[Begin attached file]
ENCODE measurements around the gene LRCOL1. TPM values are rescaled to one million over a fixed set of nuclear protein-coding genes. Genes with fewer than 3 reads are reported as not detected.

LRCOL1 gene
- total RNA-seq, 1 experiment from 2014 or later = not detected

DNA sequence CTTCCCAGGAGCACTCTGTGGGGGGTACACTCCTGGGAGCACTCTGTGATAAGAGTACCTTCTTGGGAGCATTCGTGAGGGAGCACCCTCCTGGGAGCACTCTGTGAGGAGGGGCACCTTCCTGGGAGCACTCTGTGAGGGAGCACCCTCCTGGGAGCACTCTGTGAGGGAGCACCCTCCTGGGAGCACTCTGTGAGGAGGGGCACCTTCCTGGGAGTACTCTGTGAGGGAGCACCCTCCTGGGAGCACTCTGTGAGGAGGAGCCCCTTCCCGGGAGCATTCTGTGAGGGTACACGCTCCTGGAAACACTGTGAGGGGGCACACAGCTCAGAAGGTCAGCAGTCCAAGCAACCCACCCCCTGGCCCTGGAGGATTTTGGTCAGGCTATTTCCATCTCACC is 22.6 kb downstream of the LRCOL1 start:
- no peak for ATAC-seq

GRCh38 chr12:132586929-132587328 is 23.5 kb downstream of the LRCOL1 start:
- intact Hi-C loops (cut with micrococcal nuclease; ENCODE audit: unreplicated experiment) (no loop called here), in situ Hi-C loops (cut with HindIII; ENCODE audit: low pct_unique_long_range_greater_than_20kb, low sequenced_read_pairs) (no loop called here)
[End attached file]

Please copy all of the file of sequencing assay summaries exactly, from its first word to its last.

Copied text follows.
ENCODE measurements around the gene LRCOL1. TPM values are rescaled to one million over a fixed set of nuclear protein-coding genes. Genes with fewer than 3 reads are reported as not detected.

LRCOL1 gene
- total RNA-seq, 1 experiment from 2014 or later = not detected

DNA sequence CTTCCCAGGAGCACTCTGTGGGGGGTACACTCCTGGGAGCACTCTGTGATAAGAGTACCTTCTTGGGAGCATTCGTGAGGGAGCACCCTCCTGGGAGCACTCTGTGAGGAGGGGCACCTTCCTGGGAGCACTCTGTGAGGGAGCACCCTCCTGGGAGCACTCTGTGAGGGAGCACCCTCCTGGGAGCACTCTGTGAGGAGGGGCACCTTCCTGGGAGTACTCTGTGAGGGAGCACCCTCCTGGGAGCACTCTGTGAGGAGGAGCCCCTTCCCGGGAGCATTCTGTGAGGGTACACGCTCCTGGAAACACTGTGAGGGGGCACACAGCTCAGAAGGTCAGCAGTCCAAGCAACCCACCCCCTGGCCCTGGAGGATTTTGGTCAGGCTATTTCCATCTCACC is 22.6 kb downstream of the LRCOL1 start:
- no peak for ATAC-seq

GRCh38 chr12:132586929-132587328 is 23.5 kb downstream of the LRCOL1 start:
- intact Hi-C loops (cut with micrococcal nuclease; ENCODE audit: unreplicated experiment) (no loop called here), in situ Hi-C loops (cut with HindIII; ENCODE audit: low pct_unique_long_range_greater_than_20kb, low sequenced_read_pairs) (no loop called here)